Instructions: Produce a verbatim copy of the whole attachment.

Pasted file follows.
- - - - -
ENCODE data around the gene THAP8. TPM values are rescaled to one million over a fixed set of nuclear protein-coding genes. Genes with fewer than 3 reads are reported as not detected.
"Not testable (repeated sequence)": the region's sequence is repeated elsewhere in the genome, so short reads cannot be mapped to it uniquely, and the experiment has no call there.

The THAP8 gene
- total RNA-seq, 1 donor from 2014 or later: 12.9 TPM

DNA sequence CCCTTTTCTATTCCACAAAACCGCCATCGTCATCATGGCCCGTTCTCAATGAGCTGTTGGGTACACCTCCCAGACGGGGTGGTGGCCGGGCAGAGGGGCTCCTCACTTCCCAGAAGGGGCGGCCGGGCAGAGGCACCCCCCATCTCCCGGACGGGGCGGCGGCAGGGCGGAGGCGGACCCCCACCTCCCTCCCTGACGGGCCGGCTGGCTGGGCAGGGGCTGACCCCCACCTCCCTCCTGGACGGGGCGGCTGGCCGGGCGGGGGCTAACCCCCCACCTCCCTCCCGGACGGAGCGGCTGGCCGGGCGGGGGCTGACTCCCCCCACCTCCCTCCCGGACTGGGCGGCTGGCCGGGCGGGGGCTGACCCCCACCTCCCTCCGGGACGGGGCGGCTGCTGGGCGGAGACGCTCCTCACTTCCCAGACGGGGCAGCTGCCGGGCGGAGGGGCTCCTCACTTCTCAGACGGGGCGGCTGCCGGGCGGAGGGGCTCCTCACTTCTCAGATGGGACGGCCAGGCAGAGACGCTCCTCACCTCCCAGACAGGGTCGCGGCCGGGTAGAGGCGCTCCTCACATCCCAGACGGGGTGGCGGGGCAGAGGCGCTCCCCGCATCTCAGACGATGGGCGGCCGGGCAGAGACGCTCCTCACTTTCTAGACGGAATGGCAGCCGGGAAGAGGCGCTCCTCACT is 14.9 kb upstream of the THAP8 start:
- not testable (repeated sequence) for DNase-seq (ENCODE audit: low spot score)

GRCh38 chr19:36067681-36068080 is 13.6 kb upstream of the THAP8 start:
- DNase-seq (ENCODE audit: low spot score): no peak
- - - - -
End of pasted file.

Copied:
ENCODE data around the gene THAP8. TPM values are rescaled to one million over a fixed set of nuclear protein-coding genes. Genes with fewer than 3 reads are reported as not detected.
"Not testable (repeated sequence)": the region's sequence is repeated elsewhere in the genome, so short reads cannot be mapped to it uniquely, and the experiment has no call there.

The THAP8 gene
- total RNA-seq, 1 donor from 2014 or later: 12.9 TPM

DNA sequence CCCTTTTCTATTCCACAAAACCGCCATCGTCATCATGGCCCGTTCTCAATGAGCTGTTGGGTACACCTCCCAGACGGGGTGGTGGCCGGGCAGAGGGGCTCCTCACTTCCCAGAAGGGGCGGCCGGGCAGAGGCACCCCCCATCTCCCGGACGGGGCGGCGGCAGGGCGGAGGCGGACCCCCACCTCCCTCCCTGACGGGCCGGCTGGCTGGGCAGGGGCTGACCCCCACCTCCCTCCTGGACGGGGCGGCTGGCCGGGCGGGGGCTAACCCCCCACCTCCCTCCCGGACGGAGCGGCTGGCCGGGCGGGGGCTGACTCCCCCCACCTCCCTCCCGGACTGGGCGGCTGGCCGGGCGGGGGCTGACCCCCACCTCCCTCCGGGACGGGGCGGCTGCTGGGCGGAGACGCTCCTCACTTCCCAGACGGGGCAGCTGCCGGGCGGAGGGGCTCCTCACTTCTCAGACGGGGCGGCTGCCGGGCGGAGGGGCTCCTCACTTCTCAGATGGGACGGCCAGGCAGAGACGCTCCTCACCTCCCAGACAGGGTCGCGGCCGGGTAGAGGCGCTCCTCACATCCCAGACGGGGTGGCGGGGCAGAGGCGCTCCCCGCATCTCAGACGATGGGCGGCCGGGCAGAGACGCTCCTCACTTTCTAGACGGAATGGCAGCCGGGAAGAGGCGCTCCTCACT is 14.9 kb upstream of the THAP8 start:
- not testable (repeated sequence) for DNase-seq (ENCODE audit: low spot score)

GRCh38 chr19:36067681-36068080 is 13.6 kb upstream of the THAP8 start:
- DNase-seq (ENCODE audit: low spot score): no peak